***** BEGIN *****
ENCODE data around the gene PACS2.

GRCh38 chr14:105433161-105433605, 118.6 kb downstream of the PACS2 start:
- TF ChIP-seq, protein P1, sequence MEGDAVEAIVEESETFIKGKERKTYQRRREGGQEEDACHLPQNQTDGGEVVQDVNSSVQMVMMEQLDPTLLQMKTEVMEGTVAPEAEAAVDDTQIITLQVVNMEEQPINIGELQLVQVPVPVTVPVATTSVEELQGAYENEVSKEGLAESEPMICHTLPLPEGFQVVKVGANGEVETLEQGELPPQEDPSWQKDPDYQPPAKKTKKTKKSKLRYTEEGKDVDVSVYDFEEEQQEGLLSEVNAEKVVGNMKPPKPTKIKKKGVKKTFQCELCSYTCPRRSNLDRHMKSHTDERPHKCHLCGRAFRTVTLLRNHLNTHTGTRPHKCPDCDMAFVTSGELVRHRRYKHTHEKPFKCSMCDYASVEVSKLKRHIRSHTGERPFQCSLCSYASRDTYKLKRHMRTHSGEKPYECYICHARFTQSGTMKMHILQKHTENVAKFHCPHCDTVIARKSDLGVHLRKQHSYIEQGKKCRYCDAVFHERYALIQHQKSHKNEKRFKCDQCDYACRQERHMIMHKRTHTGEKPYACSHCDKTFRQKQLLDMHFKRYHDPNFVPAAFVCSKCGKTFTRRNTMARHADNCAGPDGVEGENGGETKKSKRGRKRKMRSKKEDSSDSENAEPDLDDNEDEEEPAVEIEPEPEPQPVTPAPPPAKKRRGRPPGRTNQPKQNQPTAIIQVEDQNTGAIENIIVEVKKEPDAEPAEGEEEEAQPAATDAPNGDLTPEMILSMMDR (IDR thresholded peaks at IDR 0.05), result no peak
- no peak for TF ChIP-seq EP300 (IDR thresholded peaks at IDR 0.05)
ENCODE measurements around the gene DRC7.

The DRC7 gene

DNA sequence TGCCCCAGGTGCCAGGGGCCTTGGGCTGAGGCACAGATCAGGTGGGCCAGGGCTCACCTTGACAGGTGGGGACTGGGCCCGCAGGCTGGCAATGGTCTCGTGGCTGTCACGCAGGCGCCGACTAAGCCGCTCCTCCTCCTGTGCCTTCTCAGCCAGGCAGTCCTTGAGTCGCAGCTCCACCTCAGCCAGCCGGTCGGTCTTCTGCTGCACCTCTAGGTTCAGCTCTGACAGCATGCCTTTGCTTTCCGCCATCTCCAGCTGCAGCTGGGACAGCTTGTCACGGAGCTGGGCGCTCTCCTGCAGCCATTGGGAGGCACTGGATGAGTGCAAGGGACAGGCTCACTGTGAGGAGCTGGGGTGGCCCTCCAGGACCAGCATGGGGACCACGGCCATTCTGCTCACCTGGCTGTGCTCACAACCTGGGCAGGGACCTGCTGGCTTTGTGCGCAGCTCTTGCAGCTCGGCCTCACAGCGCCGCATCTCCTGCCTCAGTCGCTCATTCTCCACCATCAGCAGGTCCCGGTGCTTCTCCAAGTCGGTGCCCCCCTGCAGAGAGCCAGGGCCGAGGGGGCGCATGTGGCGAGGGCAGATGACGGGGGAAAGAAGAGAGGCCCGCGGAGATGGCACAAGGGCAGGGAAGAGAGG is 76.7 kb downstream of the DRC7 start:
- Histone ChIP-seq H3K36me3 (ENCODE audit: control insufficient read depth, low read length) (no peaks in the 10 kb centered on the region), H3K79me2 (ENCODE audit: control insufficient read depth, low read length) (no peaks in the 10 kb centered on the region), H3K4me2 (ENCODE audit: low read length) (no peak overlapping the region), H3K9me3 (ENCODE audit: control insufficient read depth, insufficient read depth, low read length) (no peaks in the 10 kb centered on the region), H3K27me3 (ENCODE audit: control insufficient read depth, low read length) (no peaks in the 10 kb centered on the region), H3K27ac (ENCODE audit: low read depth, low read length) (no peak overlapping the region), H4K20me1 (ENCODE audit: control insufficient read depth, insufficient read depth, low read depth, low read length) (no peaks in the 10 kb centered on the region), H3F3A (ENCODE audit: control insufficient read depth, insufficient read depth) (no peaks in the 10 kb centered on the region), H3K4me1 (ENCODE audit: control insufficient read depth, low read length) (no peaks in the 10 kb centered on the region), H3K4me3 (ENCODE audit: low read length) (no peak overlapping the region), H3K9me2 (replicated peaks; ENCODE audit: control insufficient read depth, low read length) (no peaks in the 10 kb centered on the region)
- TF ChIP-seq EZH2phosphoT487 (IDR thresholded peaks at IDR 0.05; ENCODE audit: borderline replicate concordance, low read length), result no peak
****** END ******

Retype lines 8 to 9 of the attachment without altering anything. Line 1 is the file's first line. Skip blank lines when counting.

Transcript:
- Histone ChIP-seq H3K36me3 (ENCODE audit: control insufficient read depth, low read length) (no peaks in the 10 kb centered on the region), H3K79me2 (ENCODE audit: control insufficient read depth, low read length) (no peaks in the 10 kb centered on the region), H3K4me2 (ENCODE audit: low read length) (no peak overlapping the region), H3K9me3 (ENCODE audit: control insufficient read depth, insufficient read depth, low read length) (no peaks in the 10 kb centered on the region), H3K27me3 (ENCODE audit: control insufficient read depth, low read length) (no peaks in the 10 kb centered on the region), H3K27ac (ENCODE audit: low read depth, low read length) (no peak overlapping the region), H4K20me1 (ENCODE audit: control insufficient read depth, insufficient read depth, low read depth, low read length) (no peaks in the 10 kb centered on the region), H3F3A (ENCODE audit: control insufficient read depth, insufficient read depth) (no peaks in the 10 kb centered on the region), H3K4me1 (ENCODE audit: control insufficient read depth, low read length) (no peaks in the 10 kb centered on the region), H3K4me3 (ENCODE audit: low read length) (no peak overlapping the region), H3K9me2 (replicated peaks; ENCODE audit: control insufficient read depth, low read length) (no peaks in the 10 kb centered on the region)
- TF ChIP-seq EZH2phosphoT487 (IDR thresholded peaks at IDR 0.05; ENCODE audit: borderline replicate concordance, low read length), result no peak